Zotac A75-ITX WiFi
Of course, Zotac Company, a veteran in compact solutions market, couldn’t pass the opportunity to offer their take on a new Socket FM1 Mini-ITX platform. And as it is usually the case with their mainboards, Zotac A75-ITX WiFi (in some price-lists it is referred to as A75ITX-A-E) turned out to be the most feature-rich product in our today’s test session. That is Zotac’s traditional approach: no simple Mini-ITX products. With a total of eight USB 3.0 ports, Zotac A75-ITX WiFi exceeds in functionality even Asus F1A75-I Deluxe, not to mention the other two testing participants. However, the price of this mainboard is not really out of reach: in fact, it is even a little cheaper than the above reviewed Asus board.
Just like other Mini-ITX Socket FM1 mainboards, Zotac A75-ITX WiFi is based on the top chipset in the lineup – AMD A75. This chipset does support contemporary interfaces, like SATA 6 Gbps and USB 3.0, but can only deliver 4 USB 3.0 ports maximum. So, in order to make their mainboard stand out in the number of USB 3.0 ports, Zotac engineers had to use additional controllers and this time they decided to go with VIA Labs’ ones. Their major peculiarity is that they are capable to “split” the chipset USB 3.0 ports into more physical connectors. As a result, they provide an absolutely “transparent” solution for the operating system that doesn’t require any special drivers.
That said, it is not surprising that there are as many as six USB 3.0 ports on the back panel of Zotac A75-ITX WiFi. Two more ports are laid out as onboard pin-connectors allowing to bring USB 3.0 interface to the system case front panel. as for the USB 2.0 ports, there are only two of them available as an onboard pin-connector.
As for the SATA 6 Gbps ports, there are only four of them on Zotac’s mainboard, just like on the other products reviewed today. Moreover, there is no additional eSATA port on the back panel, as the developers probably believed that USB 3.0 ports would be able to accommodate all data storage devices, even though eSATA could provide higher bandwidth.
As you may have guessed from the name, one of the key features of Zotac A75-ITX WiFi is the wireless interface support. It is implemented in a similar way to Asus’. There is a mini-PCIe slot on the board with a WiFi controller installed in it. However, Zotac decided to go with a combination AzureWave AR5B195 daughter card supporting not only 802.11 b/g/n but also Bluetooth interface. This half-size card is based on Atheros controllers.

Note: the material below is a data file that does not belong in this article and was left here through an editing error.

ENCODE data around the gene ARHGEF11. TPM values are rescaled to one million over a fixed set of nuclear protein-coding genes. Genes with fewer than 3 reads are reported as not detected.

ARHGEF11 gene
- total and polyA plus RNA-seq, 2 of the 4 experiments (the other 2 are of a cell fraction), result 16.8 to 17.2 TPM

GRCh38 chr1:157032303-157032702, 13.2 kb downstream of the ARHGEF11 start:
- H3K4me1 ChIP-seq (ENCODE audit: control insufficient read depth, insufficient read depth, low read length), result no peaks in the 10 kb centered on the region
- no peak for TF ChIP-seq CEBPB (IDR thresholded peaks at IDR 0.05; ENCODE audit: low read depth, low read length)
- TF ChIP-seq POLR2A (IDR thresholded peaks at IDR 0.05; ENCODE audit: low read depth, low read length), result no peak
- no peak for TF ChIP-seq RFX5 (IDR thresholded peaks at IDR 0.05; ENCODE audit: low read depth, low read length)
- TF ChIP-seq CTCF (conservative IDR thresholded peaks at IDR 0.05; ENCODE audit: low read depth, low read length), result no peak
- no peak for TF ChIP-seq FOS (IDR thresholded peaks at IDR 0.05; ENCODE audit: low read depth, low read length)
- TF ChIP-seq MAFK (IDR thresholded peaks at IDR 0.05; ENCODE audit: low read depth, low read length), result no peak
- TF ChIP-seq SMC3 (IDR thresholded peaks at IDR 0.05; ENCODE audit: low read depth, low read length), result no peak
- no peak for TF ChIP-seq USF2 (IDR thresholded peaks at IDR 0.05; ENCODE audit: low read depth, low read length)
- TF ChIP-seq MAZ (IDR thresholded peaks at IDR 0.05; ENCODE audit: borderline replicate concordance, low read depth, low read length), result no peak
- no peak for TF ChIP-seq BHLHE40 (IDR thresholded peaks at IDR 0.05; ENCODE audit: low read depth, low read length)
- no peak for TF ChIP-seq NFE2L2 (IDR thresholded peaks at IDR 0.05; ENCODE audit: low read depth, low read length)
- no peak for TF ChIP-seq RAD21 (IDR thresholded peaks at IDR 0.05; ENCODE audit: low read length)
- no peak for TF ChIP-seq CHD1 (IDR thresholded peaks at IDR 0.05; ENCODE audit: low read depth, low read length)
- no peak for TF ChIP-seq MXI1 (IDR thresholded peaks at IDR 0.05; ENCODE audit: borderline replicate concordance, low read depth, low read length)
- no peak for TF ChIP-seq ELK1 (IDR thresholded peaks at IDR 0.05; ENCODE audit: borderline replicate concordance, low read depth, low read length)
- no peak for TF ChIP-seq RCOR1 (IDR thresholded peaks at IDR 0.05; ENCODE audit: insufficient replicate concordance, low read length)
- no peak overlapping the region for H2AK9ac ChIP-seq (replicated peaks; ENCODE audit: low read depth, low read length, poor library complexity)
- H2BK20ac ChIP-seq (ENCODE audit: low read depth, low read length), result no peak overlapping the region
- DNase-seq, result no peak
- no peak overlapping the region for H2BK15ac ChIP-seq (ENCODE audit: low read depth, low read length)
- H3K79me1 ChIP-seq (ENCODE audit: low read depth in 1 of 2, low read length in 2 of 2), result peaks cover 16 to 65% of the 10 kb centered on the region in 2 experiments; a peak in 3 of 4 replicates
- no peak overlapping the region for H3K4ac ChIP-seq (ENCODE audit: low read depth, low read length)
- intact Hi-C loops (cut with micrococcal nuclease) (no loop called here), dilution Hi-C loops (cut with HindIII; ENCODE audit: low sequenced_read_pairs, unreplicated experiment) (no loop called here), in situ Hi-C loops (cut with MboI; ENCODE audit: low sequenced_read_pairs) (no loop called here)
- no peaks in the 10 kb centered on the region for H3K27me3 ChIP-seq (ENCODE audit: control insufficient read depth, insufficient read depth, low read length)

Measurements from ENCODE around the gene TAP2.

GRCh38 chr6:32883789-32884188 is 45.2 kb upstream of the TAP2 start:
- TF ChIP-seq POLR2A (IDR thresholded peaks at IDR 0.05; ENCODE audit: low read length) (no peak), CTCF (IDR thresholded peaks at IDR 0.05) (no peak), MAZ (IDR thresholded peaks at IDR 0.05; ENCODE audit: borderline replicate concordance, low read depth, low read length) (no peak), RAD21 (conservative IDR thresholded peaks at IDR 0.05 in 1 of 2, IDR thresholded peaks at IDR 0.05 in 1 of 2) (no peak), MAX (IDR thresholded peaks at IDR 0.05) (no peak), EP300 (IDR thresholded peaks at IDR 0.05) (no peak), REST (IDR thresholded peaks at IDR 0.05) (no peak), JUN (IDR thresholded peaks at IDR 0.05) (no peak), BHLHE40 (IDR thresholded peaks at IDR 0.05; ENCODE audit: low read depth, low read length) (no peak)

Another unique feature of Zotac A75-ITX WiFi is two independent Gigabit network interfaces implemented via two independent Realtek RTL8111E controllers. Therefore, this Zotac mainboard may be used not only for a multimedia center, but also for a home server.
Keeping in mind developers’ strong desire to provide their mainboard with a maximum number of various interfaces, it isn’t surprising that its back panel is pretty tightly packed. Overall, there are six USB 3.0 ports (and no USB 2.0 ports at all), two Gigabit network ports, PS/2 port for keyboard or mouse, five analogue audio-jacks (Realtek ALC892 codec), optical SPDIF, Clear CMOS button and two antenna connectors. At the same time, there are only two monitor outs: HDMI and DVI. Both of them support maximum resolution of 1920x1200, but in this case you can connect analogue monitors to the DVI out using a special adapter.
Despite a large variety of additional onboard controllers, Zotac A75-ITX WiFi has a pretty common layout. Although quite a few component shave been moved to the back side of the PCB, I doubt it will cause any serious problems. However, the processor socket and PCI Express x16 slot are far enough from one another, and the 24-pin ATX power connector, SATA ports and a connector block for the front panel buttons and indicators are all in front of the DDR3 DIMM slots. Overall, we noticed only one serious issue with this layout: very inconvenient place for the four-pin power connector. It has been moved to the back panel and is really hard to reach, especially, when the system is assembled inside the system case.
The cooling of the necessary system knots has been very well thought-through. Aluminum heatsinks with tall fins are installed onto the chipset as well as onto the voltage regulator, which has four phases and uses DrMOS components. Zotac guarantees full compatibility with all AMD A series processors including 65 W as well as 100 W models. The mainboard offers two four-pin fans connectors, only one of which (the processor fan) can have adjustable rotation speed using PWM method.
Zotac A75-ITX WiFi doesn’t come with any unexpected accessories, like a remote control unit, for example. Besides the user manual and a CD disk with the drivers, the box contains only three SATA cables, two WiFi antennas and a DVI→D-Sub adapter.
But the biggest disappointment awaits us in the BIOS Setup. And it is not the fact that this BIOS doesn’t boast the fancy graphics interface. The major problem is that the available settings are really scarce. Of course, there is everything necessary for proper configuring of available controllers and interfaces, but if you have any plans to overclock your processor, then Zotac A75-ITX WiFi is a definite no.
The board doesn’t allow changing the base clock generator frequency, making even minimal overclocking completely impossible. There are no options for lowering the CPU voltages, which have become pretty popular in compact systems. Hardware monitoring options are extremely limited. Zotac A75-ITX WiFi has no thermal diodes, so the only way you can monitor the thermal characteristics of a compact system built on it is with the temperature readings reported by the CPU. So, Zotac A75-ITX WiFi is indeed a mainboard with broad functionality, but not intended for progressive enthusiasts.